From a series of images I made back in 2012 – where has the time gone !
Sorting & checking backup files before I pack my dark-room & computer plus printer for its return to the UK. It’s been a great adventure, even if work got in the way sometimes.
I should not complain because it was through work that I did my first trip into the desert. Someone told me about an airstrip abandoned just after WWII, where Kittyhawk engines could still be found on the shore at the end of what was left of the runway. The Kittyhawk was famous for its ‘Shark mouth’ on the engine air intake: made famous by No. 112 Squadron of the Royal Air Force who first painted this on their aircraft during the North Africa campaign in 1941. They copied the idea from Luftwaffe Messerschmitt Bf 110’s which had been painted with similar markings.
Given a military ‘Ragtop’ Land rover & basic directions, with instructions that I could get fuel from any military base I passed (free) and not to get lost because it would be a long walk; off I went. Directions back then were rudimentary and consisted of things like “follow the sand track until you see a pole with a tin can on it” or “at the hill with 3 old towers, turn right”…… and so it went. I say this to people now and they stare at me in disbelieve, but anyone who had been here in the early days will confirm my comments on this. The only black-top roads were around Muscat.
I was away two days and although I got rather lost a couple of times, I did find it. Unfortunately the only engines were rusty and not really identifiable as coming from an aircraft. But I was hooked and eventually got my own Series 200 Discovery, two spare tires, tool kit, air-jack and a proper tent with lots of old Ordinance Survey maps. It has been non-stop ever since.
Still a couple of weeks left and I’m now in the ‘Where do I put everything & how have I acquired so much stuff !! stage‘ most of it being books & camera equipment that cannot be easily replaced, so must be shipped back.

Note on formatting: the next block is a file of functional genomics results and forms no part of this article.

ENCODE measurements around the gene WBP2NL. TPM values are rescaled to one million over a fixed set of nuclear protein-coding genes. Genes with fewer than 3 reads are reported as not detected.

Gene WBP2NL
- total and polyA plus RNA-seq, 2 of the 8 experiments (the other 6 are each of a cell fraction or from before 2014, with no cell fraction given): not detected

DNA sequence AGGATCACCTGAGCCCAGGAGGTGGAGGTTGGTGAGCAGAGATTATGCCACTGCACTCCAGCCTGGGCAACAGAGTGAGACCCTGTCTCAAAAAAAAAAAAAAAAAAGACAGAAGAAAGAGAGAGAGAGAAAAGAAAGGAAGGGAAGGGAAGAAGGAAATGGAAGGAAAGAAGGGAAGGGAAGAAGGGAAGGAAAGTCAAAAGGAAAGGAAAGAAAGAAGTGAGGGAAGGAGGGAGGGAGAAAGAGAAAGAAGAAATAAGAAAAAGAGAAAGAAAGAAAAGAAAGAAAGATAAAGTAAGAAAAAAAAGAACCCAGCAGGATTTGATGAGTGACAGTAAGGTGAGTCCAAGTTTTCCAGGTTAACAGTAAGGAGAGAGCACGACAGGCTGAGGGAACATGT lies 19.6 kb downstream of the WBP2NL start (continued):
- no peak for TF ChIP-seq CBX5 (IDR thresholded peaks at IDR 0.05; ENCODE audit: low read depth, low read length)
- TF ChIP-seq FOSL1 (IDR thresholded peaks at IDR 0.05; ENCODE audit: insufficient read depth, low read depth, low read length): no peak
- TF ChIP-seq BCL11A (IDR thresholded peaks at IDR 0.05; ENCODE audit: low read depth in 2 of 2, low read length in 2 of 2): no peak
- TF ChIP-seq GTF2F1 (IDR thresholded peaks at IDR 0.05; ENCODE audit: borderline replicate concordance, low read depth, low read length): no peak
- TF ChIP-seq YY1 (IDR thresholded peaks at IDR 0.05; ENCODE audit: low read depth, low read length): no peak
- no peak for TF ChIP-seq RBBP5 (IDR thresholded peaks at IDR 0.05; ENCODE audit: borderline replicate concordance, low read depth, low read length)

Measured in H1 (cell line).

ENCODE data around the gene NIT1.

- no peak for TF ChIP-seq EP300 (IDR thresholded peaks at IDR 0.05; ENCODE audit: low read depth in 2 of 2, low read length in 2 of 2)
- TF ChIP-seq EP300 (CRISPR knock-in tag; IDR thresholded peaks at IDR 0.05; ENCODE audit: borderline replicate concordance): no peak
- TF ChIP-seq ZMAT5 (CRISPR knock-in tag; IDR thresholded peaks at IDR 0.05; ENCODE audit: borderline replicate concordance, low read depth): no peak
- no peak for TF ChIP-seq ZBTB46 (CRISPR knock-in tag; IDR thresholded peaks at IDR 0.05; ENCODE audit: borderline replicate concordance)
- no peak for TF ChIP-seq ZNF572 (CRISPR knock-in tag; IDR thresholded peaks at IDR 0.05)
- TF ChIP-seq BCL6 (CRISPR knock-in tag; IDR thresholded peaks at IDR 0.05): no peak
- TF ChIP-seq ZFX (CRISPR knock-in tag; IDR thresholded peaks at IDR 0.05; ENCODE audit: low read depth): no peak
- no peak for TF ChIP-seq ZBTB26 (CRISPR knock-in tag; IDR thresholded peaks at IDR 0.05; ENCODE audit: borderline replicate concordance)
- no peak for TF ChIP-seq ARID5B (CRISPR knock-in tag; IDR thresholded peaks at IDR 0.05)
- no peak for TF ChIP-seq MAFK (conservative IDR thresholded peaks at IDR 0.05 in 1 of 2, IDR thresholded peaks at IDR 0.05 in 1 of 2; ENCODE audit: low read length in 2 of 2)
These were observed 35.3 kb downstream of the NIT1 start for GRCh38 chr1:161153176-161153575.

I have still got lots of negatives that need scanning, so am not about to close this blog, but there will not be much more than the odd image until I am settled back in UK.
I started this blog on the 21st May 2010 with this image:
Tomb Umm an-Nar period at Shir/Jaylah in the eastern Hajjar
Here we are 18th June 2017 and 2159 images later, more comments & likes than I ever expected, which made it all worthwhile and has been much appreciated: but enough is enough & time I put my feet up with a good book & the odd glass or two of Laphroaig. Well that’s the plan but, we shall see 😎
Rillenkarren – Erosion of rock during Oman’s wetter phase.
The technical description from my geology book says:
Rillenkarren.- Are forms of dissolution on the surface of the rocks that consist of small channels separated by sharp crests configuring a network of tight more or less parallel gullies next to each other. Its Genesis is linked to the dissolution of the rock by the sheet of water that forms on it as a local run-off.
The Ghubrah Bowl depression.
Jebal Ghubrah – part of the Jebel Akhdar range of mountains.
Part of Wadi Mistall and the Ghubrah Bowl depression.
A quick stop on my way to Birkat Al-Mawz (Birkat Al Mouz) this morning.
I’m afraid there are going to be more posts about ruined villages in the next few days: I spent this morning going around the three abandoned areas of Birkat Al Mouz.
These abandoned villages were important stopping places on the camel route between Muscat and Al Buraimi. A camel In caravan can make about 20 miles a day and Al Buraimi was at least 350 miles by dirt track from Muscat; a long trip of many days, needing plenty of rest stops en-route.
The village (now town) of Al Buraimi was an important juncture between Oman proper & the Persian Gulf ‘Arabian Gulf‘ for some – depending on which map you look at and its age.
Water erosion from when Oman had a far wetter climate.
This Juniper looks completely dead but; as can be seen behind, there is regeneration going on.
Some more from the Jebel.
Varied terrain – on the Shams ascent.
Stone Wolf trap: Jebel Shams.
These traps are quite common on the Jebel but very few are in perfect working order. This one on the other hand would only need the front drop-stone lifting and supported by a stick: it would then be ready for the unfortunate wolf.
In case anyone is interested: it’s at about 9500ft & unfortunately for most people, in the restricted area.
Into the unknown.
Nikon F4 with Nikkor AF f1.8D on Ilford HP5 plus.
Another village where the rain has washed away the summer dust.
It is just possible to see another smaller village high up on the jebel (upper centre of image).
View of the great ‘exotic’ Jebel Misht: “Comb Mountain” because of its jagged ridges.
Another route that I travel for work and during this time of year; camping trips so that I can get away from the heat.
Unfortunately with images made during the summer months, it is very easy to see the different layers of pollution, sand & dust that
get trapped due to the heat.
Dead tree – blue tone Jebel Shams.